P-Funk legend “Bigfoot” Brailey brings some old friends to tear the roof off the Hof on New Year’s Eve 

click to enlarge Drummer Jerome “Bigfoot” Brailey played with Parliament-Funkadelic during the group’s most successful period in the 1970s. Today, Roots drummer Questlove has a snare named after him.

Drummer Jerome “Bigfoot” Brailey played with Parliament-Funkadelic during the group’s most successful period in the 1970s. Today, Roots drummer Questlove has a snare named after him.

Folks in Brandermill probably don't see him in the daylight.

But if they listen closely in their wooded subdivision at night, they just might hear the intricate snare work and thunderous boom of the legendary Bigfoot.

That would be their neighbor, Jerome "Bigfoot" Brailey, a Rock and Roll Hall of Famer named by Rolling Stone as the No. 68 greatest drummer of all-time.

The Richmond native held it down for Parliament-Funkadelic during its most productive and hit-filled period in the mid-'70s, even co-writing one of its most signature songs, "Give Up the Funk (Tear the Roof off the Sucker)." That song has since been used in more movies, TV commercials and sporting events than just about any other party anthem not born under a disco ball.

Funk is having a little resurgence of late. This fall, the best animated TV series arguably has been Mike Judge's "Tales from the Tour Bus" on Cinemax, which delves into the wild road stories of founding funk legends including P-Funk leader George Clinton, Rick James, Bootsy Collins, Betty Davis and the Godfather of Soul, James Brown.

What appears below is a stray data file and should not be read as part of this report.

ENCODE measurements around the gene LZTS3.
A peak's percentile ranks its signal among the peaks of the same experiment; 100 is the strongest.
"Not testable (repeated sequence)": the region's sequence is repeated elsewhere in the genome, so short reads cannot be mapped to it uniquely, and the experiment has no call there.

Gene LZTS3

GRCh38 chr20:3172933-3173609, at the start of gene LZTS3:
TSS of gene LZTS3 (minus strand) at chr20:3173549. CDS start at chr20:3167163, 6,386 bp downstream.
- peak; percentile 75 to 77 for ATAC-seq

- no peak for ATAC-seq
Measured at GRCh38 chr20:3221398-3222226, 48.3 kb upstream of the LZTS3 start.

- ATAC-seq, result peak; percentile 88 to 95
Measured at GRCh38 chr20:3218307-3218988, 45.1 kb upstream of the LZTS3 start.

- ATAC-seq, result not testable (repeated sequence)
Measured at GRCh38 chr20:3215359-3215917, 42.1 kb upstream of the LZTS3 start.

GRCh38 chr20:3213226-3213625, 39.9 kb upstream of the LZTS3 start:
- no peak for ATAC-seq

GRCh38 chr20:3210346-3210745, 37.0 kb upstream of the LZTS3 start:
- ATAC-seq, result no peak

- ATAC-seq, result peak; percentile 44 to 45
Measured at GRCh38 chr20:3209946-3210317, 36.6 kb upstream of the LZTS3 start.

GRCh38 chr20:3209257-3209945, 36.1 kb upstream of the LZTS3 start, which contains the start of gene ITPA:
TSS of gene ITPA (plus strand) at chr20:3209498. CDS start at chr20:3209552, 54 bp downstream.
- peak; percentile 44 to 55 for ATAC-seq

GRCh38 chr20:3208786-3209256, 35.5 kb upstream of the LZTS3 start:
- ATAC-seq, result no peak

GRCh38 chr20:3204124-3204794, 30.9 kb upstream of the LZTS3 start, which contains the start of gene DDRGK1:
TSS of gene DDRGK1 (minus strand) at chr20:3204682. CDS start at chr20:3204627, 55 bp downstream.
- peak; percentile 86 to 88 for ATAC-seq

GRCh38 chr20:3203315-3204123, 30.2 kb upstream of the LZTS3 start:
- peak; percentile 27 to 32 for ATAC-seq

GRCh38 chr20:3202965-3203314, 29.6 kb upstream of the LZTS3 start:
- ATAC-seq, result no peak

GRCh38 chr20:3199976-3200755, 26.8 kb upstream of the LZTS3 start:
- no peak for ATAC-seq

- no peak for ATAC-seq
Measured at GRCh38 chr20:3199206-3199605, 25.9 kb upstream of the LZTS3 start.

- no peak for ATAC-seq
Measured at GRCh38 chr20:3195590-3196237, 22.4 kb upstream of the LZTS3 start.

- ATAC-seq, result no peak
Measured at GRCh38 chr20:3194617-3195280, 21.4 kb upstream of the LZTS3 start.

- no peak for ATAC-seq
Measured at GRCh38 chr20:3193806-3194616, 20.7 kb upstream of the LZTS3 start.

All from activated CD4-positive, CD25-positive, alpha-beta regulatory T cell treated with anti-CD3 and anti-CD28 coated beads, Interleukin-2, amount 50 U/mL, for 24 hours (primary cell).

But one thing Judge messed up? He didn't talk to Bigfoot. Had the creator of "Idiocracy" done that, he would've gotten a whole lot more funky stuff — and we're not talking about that Bigfoot erotica they favor in some Republican congressional circles.

"They got me in the cartoon on the drums with a parrot-looking hat, but actually I was wearing a rhinoceros outfit back in the day," Brailey recalls. "Matter of fact, most of those tour bus stories, George [Clinton] didn't really even hang out in the bus. Couple of those joints was like, 'No, it totally didn't go that way.'"

Today, Brailey, 68, stays busy with numerous musical projects. He played a couple shows around town a few years ago with Mutiny as well as a four-piece called OFM (Other Funky Music) featuring Gary "Mudbone" Cooper from Bootsy's Rubber Band. More recently, the drummer spent time in Los Angeles working on the score for an animated series, "Blockwood," currently in development with comedian Kevin Hart. Brailey has only been back home for a couple months, he says.